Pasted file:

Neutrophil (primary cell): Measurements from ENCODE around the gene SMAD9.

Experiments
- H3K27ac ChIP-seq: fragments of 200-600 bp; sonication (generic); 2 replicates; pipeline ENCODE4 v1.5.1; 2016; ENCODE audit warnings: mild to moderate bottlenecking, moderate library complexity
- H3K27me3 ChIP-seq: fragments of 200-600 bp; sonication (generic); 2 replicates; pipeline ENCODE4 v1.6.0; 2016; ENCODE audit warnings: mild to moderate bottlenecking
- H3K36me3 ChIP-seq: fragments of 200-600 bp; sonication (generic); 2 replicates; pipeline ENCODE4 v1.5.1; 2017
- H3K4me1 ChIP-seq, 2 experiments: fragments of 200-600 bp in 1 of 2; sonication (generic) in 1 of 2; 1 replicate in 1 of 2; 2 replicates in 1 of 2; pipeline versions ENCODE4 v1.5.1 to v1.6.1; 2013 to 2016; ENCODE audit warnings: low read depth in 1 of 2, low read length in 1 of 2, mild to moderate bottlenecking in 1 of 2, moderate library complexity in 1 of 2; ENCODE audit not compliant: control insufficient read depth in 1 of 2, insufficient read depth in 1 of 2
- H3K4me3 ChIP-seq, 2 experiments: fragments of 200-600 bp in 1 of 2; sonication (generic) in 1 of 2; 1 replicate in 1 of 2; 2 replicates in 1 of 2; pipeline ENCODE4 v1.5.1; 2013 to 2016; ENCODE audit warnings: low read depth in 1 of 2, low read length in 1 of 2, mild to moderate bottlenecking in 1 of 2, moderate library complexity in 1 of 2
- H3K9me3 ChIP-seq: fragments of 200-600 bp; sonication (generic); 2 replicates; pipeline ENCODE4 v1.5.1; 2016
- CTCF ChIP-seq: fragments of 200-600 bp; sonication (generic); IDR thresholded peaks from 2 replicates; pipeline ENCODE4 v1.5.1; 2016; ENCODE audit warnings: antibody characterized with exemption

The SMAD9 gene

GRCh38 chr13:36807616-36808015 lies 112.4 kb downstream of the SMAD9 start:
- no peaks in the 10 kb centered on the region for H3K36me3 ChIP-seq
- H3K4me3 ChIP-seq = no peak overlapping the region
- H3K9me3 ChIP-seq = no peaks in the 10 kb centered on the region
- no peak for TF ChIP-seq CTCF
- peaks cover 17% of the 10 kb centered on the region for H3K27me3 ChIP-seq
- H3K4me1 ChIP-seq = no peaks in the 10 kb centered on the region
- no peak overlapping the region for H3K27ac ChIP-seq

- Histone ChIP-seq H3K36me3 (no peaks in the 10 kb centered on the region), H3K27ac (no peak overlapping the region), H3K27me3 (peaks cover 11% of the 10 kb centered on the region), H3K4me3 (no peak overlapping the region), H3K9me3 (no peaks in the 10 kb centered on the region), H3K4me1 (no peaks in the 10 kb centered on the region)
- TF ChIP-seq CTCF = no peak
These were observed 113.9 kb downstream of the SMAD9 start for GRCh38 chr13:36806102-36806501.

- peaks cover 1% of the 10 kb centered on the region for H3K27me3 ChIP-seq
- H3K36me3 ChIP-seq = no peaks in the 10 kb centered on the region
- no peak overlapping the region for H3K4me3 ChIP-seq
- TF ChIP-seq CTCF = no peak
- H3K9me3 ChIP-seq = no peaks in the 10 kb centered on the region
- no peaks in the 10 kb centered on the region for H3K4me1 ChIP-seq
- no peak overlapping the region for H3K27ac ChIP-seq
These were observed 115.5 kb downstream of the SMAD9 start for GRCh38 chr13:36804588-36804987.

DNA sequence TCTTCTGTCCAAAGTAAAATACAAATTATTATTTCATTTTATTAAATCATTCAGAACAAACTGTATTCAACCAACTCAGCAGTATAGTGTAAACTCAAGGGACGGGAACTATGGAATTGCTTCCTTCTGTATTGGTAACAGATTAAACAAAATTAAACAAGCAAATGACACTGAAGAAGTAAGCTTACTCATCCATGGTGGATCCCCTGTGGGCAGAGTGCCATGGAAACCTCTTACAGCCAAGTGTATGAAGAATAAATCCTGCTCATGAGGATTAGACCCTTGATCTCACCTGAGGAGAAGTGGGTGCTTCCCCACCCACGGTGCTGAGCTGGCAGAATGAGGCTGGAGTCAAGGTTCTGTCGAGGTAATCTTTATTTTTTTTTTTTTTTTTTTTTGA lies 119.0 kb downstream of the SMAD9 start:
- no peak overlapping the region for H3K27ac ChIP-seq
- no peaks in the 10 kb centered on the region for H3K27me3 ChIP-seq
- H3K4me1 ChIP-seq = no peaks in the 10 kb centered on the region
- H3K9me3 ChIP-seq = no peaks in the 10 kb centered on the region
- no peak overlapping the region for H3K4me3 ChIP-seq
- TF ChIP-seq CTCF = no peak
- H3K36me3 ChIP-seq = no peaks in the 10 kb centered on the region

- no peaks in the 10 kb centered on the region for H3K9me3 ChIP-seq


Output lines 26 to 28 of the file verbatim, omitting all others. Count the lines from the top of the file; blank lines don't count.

- H3K9me3 ChIP-seq = no peaks in the 10 kb centered on the region
- no peaks in the 10 kb centered on the region for H3K4me1 ChIP-seq
- no peak overlapping the region for H3K27ac ChIP-seq